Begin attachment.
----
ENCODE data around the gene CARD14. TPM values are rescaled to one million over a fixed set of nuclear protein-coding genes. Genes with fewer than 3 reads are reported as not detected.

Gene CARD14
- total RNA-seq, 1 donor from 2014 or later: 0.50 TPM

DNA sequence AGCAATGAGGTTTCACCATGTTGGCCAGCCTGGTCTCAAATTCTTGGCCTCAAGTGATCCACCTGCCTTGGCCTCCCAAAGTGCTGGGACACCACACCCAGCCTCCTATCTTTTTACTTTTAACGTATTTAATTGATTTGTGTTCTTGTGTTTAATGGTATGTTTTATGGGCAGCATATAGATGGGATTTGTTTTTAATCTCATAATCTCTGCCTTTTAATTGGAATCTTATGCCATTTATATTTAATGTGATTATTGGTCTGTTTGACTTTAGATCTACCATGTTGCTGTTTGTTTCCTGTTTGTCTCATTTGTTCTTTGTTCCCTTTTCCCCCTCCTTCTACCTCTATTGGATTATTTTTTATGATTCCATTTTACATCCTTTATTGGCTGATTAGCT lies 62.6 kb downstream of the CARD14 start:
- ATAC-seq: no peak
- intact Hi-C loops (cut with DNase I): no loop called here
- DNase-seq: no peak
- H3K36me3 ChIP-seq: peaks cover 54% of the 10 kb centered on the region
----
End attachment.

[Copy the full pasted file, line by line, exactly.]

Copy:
ENCODE data around the gene CARD14. TPM values are rescaled to one million over a fixed set of nuclear protein-coding genes. Genes with fewer than 3 reads are reported as not detected.

Gene CARD14
- total RNA-seq, 1 donor from 2014 or later: 0.50 TPM

DNA sequence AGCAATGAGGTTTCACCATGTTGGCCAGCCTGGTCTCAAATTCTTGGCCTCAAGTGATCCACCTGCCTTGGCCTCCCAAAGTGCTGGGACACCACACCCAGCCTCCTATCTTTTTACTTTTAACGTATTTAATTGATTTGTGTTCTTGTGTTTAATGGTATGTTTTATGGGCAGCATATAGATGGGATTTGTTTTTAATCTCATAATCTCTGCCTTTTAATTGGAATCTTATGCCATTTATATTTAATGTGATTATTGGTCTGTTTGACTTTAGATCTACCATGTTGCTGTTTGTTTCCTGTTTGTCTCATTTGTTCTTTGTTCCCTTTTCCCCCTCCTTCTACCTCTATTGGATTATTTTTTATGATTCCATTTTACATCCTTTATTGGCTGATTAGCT lies 62.6 kb downstream of the CARD14 start:
- ATAC-seq: no peak
- intact Hi-C loops (cut with DNase I): no loop called here
- DNase-seq: no peak
- H3K36me3 ChIP-seq: peaks cover 54% of the 10 kb centered on the region